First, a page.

Why Jodie Whittaker’s Doctor couldn’t have come at a more perfect time
(Don’t worry! This post is spoiler-free.)
When I turned on Doctor Who Sunday for the Season 11 premiere, I realized for the first time, I can relate to one of the most iconic sci-fi characters in pop culture history.
And it couldn’t have come at the more perfect time. As a woman, this political cycle has been disheartening. I can’t turn on the news without feeling frustrated. But when the 13th Doctor fell through a train roof in, I felt like hope was finally restored.
Back when Jodie Whittaker was announced as the newest incarnation of the Doctor, I was indifferent. I got into Doctor Who my sophomore year of college with Christopher Eccleston. Though I loved the quirkiness of it, I especially loved the strong female characters. (I cosplayed as Amy on several occasions.) I felt like having a woman as the Doctor would seem forced. As the premiere got closer and the more promos they released for Whittaker’s season, the more excited I got.
Then there was the backlash. Remember that for a hot minute where people thought a female Doctor would ruin the show? It seemed backwards. Isn’t Doctor Who a show that celebrates diversity and inclusion? Yet, God forbid a woman takes the lead…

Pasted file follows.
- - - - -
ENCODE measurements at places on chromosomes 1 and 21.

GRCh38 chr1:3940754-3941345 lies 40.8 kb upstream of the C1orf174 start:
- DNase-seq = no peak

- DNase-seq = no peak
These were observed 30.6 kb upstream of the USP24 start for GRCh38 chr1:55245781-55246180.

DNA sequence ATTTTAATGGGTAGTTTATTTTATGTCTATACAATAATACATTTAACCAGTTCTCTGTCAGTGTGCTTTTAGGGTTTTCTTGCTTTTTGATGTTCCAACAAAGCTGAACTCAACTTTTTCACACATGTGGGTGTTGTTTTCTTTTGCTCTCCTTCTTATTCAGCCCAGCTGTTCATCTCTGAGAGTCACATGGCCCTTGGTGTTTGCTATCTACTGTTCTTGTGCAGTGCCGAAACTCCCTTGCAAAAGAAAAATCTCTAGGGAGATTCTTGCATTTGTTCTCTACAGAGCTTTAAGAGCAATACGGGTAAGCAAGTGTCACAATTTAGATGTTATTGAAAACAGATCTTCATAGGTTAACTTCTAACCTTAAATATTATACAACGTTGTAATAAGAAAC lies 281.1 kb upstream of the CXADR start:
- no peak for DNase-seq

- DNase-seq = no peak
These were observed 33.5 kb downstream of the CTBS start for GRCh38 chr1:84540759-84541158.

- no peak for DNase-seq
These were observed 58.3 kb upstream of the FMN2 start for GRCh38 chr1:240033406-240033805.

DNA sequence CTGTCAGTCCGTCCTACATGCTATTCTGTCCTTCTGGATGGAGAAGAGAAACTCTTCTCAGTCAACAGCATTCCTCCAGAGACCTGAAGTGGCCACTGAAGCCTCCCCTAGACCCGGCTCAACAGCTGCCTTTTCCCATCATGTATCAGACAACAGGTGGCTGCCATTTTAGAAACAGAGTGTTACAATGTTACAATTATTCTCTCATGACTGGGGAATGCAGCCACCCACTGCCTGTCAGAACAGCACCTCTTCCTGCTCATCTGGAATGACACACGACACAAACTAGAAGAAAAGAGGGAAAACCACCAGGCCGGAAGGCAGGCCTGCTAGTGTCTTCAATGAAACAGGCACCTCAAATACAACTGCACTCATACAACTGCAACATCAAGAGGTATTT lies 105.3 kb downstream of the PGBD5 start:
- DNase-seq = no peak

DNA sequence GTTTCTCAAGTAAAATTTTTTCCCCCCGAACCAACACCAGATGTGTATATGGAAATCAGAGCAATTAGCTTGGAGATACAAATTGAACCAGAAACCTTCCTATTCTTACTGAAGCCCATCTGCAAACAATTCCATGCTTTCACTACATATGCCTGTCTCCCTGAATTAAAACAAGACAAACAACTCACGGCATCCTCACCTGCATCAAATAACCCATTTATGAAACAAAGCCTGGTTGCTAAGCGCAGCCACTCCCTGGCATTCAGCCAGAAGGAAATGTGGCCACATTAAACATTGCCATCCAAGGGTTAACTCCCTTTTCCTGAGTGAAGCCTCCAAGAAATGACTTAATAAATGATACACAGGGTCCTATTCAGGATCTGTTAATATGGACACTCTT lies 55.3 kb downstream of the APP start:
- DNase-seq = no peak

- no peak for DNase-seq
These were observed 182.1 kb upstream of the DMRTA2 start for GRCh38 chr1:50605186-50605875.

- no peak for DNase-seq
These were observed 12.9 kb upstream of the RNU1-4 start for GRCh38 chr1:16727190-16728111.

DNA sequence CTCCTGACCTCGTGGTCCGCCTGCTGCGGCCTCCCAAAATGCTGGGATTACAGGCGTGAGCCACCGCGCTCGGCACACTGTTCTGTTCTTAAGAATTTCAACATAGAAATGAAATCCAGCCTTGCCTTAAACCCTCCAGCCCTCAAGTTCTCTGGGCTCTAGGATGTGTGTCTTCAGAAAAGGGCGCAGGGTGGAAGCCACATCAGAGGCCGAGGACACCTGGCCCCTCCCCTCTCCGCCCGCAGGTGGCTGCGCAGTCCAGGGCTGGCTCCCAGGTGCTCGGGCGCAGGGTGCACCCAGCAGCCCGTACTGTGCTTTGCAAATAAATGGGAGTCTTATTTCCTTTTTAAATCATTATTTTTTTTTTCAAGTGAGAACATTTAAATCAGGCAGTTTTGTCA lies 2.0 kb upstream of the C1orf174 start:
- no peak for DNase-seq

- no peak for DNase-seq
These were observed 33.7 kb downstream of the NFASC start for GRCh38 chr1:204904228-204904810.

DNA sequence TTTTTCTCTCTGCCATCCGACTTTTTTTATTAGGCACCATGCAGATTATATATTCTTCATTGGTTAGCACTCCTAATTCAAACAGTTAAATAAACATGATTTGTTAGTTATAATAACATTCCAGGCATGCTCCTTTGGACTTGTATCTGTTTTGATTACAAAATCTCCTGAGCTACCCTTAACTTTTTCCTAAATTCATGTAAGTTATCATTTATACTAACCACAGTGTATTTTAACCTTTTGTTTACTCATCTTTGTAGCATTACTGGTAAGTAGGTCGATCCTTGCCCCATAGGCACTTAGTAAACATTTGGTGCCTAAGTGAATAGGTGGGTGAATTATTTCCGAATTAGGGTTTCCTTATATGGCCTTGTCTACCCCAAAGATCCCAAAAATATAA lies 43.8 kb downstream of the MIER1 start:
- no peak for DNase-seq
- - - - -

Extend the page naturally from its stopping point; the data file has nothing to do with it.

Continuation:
However, after watching “The Woman Who Fell to Earth,” I think it’s safe to say the Tardis is good hands.
Season 11 started out how most seasons of Doctor Who go: Something alien visits earth and chaos ensues. This time is happened to be all started by Ryan Sinclair, who accidentally gave the okay for Tzim-Sha, a member of the Stenza warrior race to hunt a random human target.
From the first moment Whittaker pops on screen, one can’t help but find her incredibly charming. There’s no in your face moment where the writers shove the Doctor’s new gender in your face. It’s just, “Why do you keep calling me madam?” and “Does it suit me?” And we move on. You almost forgot the Doctor was never a woman to begin with.
But it’s not the charm that makes Whittaker appealing in her new role. It’s the optimism and the hope she brings. She’s strong, yet emotional. Brave, yet cautious. Witty, yet serious. She’s relatable. She’s not overly sexy or a Mary Sue for once. Heck, Whittaker even advocated for pockets and practicality in her costume. I can sit back and not have unrealistic expectations of how I, as a woman, should be. And I think that’s the greatest gift Whittaker can give us.
As we jump into Season 11, I cannot wait to see where the Doctor takes us and who she becomes. The future of Doctor Who is female and I am here for it.
What did you think of the premiere? Leave a comment below or tweet us @LegionofLeia.